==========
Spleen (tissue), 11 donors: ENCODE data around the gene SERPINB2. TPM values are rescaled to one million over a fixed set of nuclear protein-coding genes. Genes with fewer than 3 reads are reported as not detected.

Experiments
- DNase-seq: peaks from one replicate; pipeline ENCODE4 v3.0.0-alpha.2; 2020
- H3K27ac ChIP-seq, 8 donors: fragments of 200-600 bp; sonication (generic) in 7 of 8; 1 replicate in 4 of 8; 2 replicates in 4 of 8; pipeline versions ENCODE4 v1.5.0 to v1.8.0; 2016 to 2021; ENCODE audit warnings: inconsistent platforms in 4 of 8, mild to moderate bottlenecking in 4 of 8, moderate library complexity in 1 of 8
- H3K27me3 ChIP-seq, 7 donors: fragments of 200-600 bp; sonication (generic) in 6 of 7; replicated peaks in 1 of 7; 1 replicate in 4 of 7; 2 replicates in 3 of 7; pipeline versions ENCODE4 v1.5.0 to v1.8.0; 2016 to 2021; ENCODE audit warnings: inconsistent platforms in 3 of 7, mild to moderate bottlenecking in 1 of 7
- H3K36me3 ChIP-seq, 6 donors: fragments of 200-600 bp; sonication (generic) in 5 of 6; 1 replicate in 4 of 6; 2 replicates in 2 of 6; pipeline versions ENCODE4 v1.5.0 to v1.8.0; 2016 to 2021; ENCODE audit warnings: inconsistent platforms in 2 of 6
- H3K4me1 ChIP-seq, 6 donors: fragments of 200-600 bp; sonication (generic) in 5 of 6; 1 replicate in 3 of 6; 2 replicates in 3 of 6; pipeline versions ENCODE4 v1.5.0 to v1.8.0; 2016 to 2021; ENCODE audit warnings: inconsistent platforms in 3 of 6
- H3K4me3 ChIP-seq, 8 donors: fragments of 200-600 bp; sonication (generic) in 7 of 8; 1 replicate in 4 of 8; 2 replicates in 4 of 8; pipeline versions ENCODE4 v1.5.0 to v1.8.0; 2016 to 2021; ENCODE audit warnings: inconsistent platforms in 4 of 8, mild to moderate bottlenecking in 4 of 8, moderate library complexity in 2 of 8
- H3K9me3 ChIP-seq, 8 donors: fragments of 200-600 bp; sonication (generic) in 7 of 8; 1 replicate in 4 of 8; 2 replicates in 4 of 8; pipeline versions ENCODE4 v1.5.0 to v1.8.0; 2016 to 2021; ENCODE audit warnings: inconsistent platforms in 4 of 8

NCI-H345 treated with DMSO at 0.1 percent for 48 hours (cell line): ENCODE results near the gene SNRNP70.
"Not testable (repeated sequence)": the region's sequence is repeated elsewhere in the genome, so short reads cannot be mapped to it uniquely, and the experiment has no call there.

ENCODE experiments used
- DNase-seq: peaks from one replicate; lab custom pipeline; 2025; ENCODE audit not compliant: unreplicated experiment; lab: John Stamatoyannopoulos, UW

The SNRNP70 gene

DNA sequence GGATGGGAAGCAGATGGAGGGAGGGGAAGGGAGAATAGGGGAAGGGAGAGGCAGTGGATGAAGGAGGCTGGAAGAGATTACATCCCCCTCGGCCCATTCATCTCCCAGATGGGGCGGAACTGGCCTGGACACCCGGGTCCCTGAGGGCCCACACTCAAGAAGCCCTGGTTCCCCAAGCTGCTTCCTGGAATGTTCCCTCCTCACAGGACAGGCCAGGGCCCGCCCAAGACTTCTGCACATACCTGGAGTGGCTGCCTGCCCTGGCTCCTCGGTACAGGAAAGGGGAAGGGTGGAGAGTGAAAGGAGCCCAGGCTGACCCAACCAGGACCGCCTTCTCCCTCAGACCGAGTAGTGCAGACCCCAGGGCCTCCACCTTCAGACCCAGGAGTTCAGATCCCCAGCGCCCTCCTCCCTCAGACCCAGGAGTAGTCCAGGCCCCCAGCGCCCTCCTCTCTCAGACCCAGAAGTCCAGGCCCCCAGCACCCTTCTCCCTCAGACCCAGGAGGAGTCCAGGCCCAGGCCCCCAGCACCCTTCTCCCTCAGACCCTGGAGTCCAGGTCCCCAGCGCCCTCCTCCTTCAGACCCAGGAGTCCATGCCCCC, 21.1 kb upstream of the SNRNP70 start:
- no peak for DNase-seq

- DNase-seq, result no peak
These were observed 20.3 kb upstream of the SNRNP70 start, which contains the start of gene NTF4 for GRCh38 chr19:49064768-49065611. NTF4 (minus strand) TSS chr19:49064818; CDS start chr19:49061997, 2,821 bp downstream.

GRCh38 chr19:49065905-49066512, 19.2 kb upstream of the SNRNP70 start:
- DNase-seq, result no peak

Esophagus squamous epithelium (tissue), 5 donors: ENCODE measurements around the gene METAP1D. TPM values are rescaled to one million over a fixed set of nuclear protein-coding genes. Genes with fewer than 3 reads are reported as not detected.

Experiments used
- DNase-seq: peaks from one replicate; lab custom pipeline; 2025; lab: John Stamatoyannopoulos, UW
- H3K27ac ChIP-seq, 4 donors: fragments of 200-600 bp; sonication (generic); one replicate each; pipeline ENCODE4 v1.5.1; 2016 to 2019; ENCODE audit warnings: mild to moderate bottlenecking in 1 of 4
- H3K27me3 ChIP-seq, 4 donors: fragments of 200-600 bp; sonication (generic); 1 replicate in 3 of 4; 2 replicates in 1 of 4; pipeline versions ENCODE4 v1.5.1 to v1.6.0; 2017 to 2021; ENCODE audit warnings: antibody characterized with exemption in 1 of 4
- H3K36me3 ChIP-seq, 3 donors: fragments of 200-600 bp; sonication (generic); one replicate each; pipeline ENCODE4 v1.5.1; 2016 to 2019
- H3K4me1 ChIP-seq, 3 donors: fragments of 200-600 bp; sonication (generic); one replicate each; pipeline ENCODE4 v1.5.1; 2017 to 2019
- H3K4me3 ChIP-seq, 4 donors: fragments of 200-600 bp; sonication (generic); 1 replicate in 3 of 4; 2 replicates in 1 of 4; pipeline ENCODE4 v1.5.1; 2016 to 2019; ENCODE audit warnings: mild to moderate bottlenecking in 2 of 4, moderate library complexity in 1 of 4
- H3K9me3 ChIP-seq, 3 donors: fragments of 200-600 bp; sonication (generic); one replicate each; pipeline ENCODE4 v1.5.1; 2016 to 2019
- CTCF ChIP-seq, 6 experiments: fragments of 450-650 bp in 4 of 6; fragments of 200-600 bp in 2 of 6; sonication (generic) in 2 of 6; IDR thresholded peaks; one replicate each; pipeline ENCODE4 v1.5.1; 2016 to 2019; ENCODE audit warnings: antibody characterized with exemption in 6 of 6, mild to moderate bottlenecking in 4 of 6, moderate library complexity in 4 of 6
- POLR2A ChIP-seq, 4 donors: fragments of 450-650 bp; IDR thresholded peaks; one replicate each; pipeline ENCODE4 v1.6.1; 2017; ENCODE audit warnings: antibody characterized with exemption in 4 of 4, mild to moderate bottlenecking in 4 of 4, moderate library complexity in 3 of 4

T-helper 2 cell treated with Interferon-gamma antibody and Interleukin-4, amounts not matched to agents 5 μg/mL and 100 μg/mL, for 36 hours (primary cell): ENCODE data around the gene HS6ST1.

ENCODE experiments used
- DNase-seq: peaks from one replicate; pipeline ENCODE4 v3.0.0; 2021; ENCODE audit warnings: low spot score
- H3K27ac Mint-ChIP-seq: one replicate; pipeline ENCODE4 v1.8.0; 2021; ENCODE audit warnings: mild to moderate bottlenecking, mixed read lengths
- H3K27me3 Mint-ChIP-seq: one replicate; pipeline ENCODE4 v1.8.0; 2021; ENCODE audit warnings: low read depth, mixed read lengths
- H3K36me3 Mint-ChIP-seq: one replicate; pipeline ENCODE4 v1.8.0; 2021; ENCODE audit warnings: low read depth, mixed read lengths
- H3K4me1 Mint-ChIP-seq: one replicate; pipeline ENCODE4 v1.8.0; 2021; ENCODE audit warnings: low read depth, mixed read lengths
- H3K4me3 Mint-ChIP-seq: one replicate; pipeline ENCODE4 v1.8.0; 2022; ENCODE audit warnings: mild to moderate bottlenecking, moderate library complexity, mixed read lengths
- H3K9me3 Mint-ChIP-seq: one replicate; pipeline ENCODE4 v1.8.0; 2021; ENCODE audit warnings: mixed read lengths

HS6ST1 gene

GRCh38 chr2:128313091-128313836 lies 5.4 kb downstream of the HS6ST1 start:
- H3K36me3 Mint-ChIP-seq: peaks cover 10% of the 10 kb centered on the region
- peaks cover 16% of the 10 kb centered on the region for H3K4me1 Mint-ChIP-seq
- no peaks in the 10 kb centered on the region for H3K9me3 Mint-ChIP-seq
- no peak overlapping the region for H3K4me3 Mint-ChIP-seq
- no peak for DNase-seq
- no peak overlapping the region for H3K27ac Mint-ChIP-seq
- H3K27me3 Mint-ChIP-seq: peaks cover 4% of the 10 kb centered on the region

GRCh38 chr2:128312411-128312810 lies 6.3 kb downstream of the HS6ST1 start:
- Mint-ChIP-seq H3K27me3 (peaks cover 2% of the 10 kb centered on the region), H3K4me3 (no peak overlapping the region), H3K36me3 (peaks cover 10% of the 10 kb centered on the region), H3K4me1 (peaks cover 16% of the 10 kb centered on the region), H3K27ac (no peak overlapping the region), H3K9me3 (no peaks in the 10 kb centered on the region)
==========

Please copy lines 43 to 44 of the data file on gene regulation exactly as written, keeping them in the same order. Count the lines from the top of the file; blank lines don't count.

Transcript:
- H3K36me3 Mint-ChIP-seq: peaks cover 10% of the 10 kb centered on the region
- peaks cover 16% of the 10 kb centered on the region for H3K4me1 Mint-ChIP-seq